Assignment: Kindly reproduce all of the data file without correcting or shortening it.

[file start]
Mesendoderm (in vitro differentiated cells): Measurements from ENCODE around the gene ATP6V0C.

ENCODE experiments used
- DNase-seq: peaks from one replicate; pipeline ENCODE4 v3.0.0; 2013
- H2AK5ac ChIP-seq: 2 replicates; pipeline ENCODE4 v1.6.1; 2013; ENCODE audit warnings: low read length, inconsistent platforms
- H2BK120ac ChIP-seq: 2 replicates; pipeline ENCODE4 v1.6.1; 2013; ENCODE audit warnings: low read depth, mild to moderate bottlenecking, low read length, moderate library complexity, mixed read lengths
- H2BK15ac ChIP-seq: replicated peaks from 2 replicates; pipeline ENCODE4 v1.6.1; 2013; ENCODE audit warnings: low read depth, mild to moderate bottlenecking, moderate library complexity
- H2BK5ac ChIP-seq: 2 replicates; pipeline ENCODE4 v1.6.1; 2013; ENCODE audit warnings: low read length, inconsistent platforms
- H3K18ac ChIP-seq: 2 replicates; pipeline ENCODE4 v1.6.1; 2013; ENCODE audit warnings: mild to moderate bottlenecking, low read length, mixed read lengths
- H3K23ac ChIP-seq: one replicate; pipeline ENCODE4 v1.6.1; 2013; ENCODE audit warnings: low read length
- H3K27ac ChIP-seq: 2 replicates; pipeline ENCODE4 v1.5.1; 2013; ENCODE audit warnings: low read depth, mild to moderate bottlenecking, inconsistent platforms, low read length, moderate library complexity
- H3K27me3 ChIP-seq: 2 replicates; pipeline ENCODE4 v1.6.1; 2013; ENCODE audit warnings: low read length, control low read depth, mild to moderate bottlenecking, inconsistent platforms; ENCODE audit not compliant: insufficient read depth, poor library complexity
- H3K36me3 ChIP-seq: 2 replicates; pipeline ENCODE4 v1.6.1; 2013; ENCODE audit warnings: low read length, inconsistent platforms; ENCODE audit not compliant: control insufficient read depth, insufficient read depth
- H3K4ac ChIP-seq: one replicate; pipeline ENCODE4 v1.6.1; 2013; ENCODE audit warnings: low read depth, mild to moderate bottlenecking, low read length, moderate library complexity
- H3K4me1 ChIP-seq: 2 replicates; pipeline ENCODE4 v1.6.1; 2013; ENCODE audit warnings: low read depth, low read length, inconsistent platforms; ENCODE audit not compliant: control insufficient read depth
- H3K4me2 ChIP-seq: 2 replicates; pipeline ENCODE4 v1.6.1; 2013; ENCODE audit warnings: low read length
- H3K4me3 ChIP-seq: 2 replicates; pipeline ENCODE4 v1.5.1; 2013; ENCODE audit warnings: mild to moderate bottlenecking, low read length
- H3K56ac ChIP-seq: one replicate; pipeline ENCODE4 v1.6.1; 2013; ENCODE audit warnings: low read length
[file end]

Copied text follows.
Mesendoderm (in vitro differentiated cells): Measurements from ENCODE around the gene ATP6V0C.

ENCODE experiments used
- DNase-seq: peaks from one replicate; pipeline ENCODE4 v3.0.0; 2013
- H2AK5ac ChIP-seq: 2 replicates; pipeline ENCODE4 v1.6.1; 2013; ENCODE audit warnings: low read length, inconsistent platforms
- H2BK120ac ChIP-seq: 2 replicates; pipeline ENCODE4 v1.6.1; 2013; ENCODE audit warnings: low read depth, mild to moderate bottlenecking, low read length, moderate library complexity, mixed read lengths
- H2BK15ac ChIP-seq: replicated peaks from 2 replicates; pipeline ENCODE4 v1.6.1; 2013; ENCODE audit warnings: low read depth, mild to moderate bottlenecking, moderate library complexity
- H2BK5ac ChIP-seq: 2 replicates; pipeline ENCODE4 v1.6.1; 2013; ENCODE audit warnings: low read length, inconsistent platforms
- H3K18ac ChIP-seq: 2 replicates; pipeline ENCODE4 v1.6.1; 2013; ENCODE audit warnings: mild to moderate bottlenecking, low read length, mixed read lengths
- H3K23ac ChIP-seq: one replicate; pipeline ENCODE4 v1.6.1; 2013; ENCODE audit warnings: low read length
- H3K27ac ChIP-seq: 2 replicates; pipeline ENCODE4 v1.5.1; 2013; ENCODE audit warnings: low read depth, mild to moderate bottlenecking, inconsistent platforms, low read length, moderate library complexity
- H3K27me3 ChIP-seq: 2 replicates; pipeline ENCODE4 v1.6.1; 2013; ENCODE audit warnings: low read length, control low read depth, mild to moderate bottlenecking, inconsistent platforms; ENCODE audit not compliant: insufficient read depth, poor library complexity
- H3K36me3 ChIP-seq: 2 replicates; pipeline ENCODE4 v1.6.1; 2013; ENCODE audit warnings: low read length, inconsistent platforms; ENCODE audit not compliant: control insufficient read depth, insufficient read depth
- H3K4ac ChIP-seq: one replicate; pipeline ENCODE4 v1.6.1; 2013; ENCODE audit warnings: low read depth, mild to moderate bottlenecking, low read length, moderate library complexity
- H3K4me1 ChIP-seq: 2 replicates; pipeline ENCODE4 v1.6.1; 2013; ENCODE audit warnings: low read depth, low read length, inconsistent platforms; ENCODE audit not compliant: control insufficient read depth
- H3K4me2 ChIP-seq: 2 replicates; pipeline ENCODE4 v1.6.1; 2013; ENCODE audit warnings: low read length
- H3K4me3 ChIP-seq: 2 replicates; pipeline ENCODE4 v1.5.1; 2013; ENCODE audit warnings: mild to moderate bottlenecking, low read length
- H3K56ac ChIP-seq: one replicate; pipeline ENCODE4 v1.6.1; 2013; ENCODE audit warnings: low read length